The results of a rheumatology case-mix survey has highlighted a need to better evaluate care pathways for patients with chronic diseases. Sangeetha Baskar and colleagues explain the evidence.

Increasing emphasis is being placed on the management of patients with chronic diseases such as rheumatoid arthritis in the community. There is also a perception that many such patients are followed up in specialist clinics unnecessarily and for protracted periods.

Attempts to tackle this problem have been crudely based on individual units’ new to follow up ratios. Such an approach has been criticized for not taking into account the case-mix of patients in each unit or the relevant disease management guidelines.

Case-mix describes and measures clinical activity by assigning patients to discrete diagnostic categories. It allows constructive inferences at local level and the study of differences in structure and provision of care at a regional and national level.

The aim of this study was to evaluate out-patient new to follow-up ratios (NTFUR) of individual rheumatology units across the Midlands. We also aimed to study the influence of various factors including case-mix in the inter-unit variation in NTFUR.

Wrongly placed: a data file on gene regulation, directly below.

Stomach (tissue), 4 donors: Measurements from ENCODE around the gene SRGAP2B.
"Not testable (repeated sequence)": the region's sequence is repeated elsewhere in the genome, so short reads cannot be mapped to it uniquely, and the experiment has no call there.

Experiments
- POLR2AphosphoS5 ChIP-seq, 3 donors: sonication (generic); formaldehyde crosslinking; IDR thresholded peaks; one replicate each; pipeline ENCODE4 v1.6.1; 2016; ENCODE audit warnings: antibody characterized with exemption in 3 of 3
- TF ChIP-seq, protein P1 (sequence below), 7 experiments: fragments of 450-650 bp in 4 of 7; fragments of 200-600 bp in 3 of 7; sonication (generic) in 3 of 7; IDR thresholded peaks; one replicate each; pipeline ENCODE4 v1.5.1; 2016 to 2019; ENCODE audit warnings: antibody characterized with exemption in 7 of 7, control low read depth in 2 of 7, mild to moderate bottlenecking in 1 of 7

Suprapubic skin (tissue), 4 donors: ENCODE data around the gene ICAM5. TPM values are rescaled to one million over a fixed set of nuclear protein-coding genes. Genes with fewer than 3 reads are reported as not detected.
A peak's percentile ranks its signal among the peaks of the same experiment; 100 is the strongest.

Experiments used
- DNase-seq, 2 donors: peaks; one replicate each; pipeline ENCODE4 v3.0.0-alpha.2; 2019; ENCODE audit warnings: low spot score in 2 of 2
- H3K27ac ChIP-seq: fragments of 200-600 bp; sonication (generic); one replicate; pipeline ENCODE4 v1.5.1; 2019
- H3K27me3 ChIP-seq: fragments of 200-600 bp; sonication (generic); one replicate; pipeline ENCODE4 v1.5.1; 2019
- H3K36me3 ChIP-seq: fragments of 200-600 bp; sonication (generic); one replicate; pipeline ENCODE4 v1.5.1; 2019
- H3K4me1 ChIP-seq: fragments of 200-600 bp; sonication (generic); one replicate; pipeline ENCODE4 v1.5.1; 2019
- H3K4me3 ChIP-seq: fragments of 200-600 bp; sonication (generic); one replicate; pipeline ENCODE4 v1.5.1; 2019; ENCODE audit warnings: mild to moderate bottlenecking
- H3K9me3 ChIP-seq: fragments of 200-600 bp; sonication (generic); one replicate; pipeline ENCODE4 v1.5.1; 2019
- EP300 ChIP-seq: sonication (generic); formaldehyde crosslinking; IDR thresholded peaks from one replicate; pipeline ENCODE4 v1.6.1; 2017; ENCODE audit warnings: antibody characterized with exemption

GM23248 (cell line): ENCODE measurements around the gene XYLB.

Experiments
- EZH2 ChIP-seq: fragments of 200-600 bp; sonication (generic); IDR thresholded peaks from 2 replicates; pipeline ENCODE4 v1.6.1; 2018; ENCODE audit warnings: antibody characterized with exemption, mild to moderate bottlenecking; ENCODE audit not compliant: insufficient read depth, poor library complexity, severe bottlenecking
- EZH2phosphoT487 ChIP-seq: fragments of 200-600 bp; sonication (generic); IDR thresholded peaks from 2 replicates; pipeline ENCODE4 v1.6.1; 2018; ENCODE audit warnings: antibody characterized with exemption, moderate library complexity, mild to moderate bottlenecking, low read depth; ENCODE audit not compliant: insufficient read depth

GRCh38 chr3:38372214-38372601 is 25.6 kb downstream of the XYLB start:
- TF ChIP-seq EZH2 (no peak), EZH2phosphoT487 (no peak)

A West and East Midlands out-patient survey was conducted over a four-consecutive week period in March-April 2009. Patients were grouped into five diagnostic categories based on the final diagnosis:

  1. Rheumatoid arthritis (RA)
  2. Other Inflammatory arthritis (OIA)
  3. Connective tissue diseases including vasculitis (CTD)
  4. Non inflammatory arthritis (NIA) including osteoarthritis, osteoporosis, crystal arthropathy, soft tissue diseases, non inflammatory back pain and fibromyalgia
  5. Diagnosis not yet known (NK).

The first three conditions were classed as inflammatory (and hence appropriate for specialist follow up as per national guidelines) and compared against the non-inflammatory condition prevalence (potentially dischargeable) in the new and follow up settings.

Results

The total number of patient contacts was 10,343; 7825 (76 per cent) from 13 West Midlands units and 2,518 (24 per cent) from four East Midlands units (range 343 -1089 /unit; average 608). There was a wide variation in the number of consultants (range 2-9), other consulting doctors (4-14) and clinical nurse specialists (2-9) between units.